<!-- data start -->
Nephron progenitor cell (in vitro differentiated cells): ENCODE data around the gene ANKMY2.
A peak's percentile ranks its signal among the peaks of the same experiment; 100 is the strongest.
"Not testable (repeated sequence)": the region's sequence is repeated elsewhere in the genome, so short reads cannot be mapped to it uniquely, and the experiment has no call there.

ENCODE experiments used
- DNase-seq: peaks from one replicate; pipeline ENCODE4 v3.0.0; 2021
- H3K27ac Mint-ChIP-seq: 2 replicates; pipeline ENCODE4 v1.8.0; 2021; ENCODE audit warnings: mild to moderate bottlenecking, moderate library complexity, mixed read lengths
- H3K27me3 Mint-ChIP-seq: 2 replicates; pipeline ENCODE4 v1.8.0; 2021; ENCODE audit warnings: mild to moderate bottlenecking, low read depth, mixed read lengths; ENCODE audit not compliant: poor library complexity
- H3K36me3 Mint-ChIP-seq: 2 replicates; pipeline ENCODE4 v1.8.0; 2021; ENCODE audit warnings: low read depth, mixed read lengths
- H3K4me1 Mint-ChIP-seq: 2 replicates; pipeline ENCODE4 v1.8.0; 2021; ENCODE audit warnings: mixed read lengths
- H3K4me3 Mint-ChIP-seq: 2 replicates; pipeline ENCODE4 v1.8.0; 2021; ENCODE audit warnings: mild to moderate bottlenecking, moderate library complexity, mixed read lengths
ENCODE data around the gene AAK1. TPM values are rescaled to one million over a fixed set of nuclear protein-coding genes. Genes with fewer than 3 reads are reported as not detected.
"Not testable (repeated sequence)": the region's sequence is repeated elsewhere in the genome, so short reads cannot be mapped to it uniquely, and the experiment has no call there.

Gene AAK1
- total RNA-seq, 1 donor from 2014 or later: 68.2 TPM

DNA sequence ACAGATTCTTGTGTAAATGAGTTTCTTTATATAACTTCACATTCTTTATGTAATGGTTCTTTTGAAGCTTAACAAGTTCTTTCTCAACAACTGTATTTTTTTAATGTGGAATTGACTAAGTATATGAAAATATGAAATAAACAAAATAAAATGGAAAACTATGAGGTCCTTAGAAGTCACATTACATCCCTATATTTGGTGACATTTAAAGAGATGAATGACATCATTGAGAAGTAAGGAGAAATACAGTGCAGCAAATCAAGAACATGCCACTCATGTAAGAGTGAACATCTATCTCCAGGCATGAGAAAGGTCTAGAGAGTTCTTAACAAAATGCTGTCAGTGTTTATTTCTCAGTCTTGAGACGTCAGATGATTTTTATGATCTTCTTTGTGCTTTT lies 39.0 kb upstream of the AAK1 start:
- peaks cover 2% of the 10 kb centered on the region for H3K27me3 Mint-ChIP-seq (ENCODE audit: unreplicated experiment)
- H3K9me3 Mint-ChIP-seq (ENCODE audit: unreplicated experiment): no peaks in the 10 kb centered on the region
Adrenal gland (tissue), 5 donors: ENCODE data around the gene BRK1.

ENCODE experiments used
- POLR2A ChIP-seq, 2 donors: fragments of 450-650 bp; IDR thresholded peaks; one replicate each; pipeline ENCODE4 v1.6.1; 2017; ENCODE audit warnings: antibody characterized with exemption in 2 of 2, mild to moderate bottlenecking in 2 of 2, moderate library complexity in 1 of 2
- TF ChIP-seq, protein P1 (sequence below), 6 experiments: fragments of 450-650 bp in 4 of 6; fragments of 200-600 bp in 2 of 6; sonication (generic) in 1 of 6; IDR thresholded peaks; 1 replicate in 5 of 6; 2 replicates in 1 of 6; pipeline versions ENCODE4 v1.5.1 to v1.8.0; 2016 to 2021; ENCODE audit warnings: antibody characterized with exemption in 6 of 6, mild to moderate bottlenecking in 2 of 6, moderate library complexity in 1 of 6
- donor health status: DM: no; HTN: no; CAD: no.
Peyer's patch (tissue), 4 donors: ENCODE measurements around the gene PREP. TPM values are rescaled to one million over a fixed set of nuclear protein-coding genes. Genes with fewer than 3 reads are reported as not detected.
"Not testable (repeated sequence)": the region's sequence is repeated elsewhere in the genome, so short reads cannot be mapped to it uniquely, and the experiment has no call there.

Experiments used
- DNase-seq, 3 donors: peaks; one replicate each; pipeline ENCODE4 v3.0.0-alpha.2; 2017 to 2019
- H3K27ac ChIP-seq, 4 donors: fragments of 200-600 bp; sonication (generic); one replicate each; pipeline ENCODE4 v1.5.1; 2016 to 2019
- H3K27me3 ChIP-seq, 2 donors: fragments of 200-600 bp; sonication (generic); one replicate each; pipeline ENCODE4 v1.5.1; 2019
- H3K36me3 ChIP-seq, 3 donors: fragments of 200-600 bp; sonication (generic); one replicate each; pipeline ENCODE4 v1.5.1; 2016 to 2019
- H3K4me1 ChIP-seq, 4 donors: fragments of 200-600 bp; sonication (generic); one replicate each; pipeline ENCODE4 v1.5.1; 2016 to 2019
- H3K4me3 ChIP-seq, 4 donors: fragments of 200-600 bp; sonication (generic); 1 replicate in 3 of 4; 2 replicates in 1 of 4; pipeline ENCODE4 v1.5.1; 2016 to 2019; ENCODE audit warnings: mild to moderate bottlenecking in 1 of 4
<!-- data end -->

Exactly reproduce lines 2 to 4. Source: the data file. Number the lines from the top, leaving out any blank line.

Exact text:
A peak's percentile ranks its signal among the peaks of the same experiment; 100 is the strongest.
"Not testable (repeated sequence)": the region's sequence is repeated elsewhere in the genome, so short reads cannot be mapped to it uniquely, and the experiment has no call there.

ENCODE experiments used